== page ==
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An Eye for the Future

Pupils lose a slice of real science as schools drop dissection - Times Online

Schools, sensitive to squeamish pupils and the risks of their misusing scalpels, have abandoned cutting up frogs or animal organs and replaced them with computer simulation or plastic replicas.
In addition to health and safety fears, schools cited changes to the curriculum which place more emphasis on issues such as the environment than on practical skills.

Helen Wright, headmistress of the private St Mary’s Calne, a girls’ school in Wiltshire, said her pupils were taught dissection once they reached the age of 15. Occasionally they worked with pickled rats or fish heads, but more often with pigs’ hearts and kidneys “usually sourced from a very nice butcher in Devizes”.

So learning about the environment trumps actually science, why am I not surprised. But at least the nice young ladies at St Mary's are being taught not to be squeamish about handling flesh, it is an important quality for a successful marriage.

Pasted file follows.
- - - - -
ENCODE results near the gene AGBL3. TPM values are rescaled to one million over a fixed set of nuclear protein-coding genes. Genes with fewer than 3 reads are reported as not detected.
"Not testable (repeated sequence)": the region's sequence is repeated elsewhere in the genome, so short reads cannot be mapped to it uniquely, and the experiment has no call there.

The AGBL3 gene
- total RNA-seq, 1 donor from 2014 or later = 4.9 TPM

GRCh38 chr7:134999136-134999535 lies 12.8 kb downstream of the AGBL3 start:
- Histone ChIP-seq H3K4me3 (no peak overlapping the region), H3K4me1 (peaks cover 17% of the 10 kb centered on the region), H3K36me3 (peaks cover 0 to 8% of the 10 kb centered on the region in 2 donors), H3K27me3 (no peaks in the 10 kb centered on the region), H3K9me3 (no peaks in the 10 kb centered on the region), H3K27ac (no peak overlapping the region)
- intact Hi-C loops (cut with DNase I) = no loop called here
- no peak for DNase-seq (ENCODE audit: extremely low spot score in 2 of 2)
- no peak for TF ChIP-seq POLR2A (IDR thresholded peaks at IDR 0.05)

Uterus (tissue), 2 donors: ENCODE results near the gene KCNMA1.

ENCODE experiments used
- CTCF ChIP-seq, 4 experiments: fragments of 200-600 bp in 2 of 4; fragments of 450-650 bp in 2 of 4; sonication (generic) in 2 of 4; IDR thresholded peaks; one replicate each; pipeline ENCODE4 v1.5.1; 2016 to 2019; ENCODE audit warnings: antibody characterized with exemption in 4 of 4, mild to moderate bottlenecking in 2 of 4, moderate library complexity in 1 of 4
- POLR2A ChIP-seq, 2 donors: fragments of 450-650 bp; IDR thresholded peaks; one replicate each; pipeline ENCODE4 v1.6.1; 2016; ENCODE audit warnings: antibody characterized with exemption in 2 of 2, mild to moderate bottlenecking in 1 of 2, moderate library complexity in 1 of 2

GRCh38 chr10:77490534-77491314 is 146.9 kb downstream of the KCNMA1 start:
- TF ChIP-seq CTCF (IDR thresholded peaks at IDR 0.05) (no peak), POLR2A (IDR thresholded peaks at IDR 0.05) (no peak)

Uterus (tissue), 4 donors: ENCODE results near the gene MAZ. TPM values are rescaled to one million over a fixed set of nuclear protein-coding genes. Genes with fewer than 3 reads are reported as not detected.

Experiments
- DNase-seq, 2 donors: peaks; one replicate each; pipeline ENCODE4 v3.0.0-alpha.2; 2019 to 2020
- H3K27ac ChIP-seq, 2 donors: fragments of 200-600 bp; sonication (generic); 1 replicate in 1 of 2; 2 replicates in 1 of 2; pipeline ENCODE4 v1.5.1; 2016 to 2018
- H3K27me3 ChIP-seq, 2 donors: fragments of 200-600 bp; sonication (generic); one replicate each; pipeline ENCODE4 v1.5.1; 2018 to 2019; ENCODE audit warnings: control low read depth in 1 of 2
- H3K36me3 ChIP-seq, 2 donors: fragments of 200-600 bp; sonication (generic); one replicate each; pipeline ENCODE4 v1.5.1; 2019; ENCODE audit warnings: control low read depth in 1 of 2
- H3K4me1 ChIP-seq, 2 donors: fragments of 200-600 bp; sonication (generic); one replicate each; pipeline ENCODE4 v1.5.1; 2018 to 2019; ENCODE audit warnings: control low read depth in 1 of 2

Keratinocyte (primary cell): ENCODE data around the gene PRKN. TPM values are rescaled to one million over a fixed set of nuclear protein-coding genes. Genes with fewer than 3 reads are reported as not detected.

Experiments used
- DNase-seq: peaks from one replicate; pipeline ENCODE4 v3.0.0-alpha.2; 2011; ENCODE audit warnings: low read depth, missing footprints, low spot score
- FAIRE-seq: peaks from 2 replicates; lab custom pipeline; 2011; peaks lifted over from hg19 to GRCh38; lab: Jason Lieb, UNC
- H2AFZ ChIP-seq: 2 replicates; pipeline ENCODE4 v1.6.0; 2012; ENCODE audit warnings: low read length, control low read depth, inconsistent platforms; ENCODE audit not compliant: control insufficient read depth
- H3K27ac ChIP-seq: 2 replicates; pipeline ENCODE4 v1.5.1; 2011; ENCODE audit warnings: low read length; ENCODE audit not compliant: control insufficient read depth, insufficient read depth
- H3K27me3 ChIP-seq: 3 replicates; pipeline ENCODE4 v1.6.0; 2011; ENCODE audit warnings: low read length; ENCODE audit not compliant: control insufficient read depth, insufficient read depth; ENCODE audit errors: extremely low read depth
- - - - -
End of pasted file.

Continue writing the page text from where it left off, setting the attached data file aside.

Comments

Don't we have any of the supposedly 'gory' stuff in cooking any more?

How about preparing a freshly killed trout, or at least trimming and dicing some braising steak? And gutting a chicken is far less messy than plucking it, at least in my opinion.

Changing babies' nappies is also quite good in this regard; surely any person of 12+ years could do that without risk, under direct guidance the first couple of times.

And what about all those farm trips during the lambing season? Some young people could at least move the newly-born lambs to the teat, if not help pull out the difficult ones. Pigs too; they usually come in larger packets.

I thought young ladies (and men) knew all about these things anyway, sooner than most of my generation, and it's just a matter of involving the hands, as well as the eyes and brain.

Best regards

Meanwhile on the other side of the planet pupils get taught the full range of science based subjects with all the "hard bits" left in. For years the UK has steadily fallen down the international league tables for all subjects that require a bit of hard work - maths, physics, chemistry, biology etc. This additional stupid and damaging piece of dumbing down is just one more step to our own destruction as a leading player in the world.

I remember sticking the aorta of the pig's heart I was about to dissect on one of the taps in the biology classroom, to general amusement. By turning the water on and off, you could make it look like it was beating. We were a decidedly unsqueamish bunch of little horrors, as I recall.

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